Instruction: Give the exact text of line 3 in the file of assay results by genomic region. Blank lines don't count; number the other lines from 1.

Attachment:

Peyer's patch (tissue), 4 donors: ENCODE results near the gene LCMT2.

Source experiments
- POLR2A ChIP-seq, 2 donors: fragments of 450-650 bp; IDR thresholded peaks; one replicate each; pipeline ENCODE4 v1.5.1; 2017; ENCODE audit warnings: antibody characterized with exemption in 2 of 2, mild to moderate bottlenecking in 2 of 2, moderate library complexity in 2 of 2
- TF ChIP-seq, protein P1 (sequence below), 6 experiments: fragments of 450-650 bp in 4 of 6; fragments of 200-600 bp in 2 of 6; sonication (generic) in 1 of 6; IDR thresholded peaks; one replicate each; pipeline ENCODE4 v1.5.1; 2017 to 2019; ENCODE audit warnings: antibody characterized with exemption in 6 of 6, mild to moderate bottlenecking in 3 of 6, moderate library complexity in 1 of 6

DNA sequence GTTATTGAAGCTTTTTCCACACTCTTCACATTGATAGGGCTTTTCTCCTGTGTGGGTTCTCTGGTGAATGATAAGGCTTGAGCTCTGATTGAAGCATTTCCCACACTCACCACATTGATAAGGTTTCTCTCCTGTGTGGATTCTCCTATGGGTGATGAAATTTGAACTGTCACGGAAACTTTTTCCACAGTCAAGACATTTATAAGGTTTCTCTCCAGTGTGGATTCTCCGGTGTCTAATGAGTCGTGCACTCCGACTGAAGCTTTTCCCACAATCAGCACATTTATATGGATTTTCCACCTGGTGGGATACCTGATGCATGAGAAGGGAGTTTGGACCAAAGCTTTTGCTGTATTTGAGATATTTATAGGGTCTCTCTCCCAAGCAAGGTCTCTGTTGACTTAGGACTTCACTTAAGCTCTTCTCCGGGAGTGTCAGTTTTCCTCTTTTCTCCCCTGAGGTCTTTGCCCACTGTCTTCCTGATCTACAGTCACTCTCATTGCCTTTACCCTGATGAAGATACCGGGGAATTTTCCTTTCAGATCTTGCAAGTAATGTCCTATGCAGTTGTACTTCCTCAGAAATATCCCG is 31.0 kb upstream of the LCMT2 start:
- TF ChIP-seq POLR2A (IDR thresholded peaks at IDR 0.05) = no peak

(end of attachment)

- POLR2A ChIP-seq, 2 donors: fragments of 450-650 bp; IDR thresholded peaks; one replicate each; pipeline ENCODE4 v1.5.1; 2017; ENCODE audit warnings: antibody characterized with exemption in 2 of 2, mild to moderate bottlenecking in 2 of 2, moderate library complexity in 2 of 2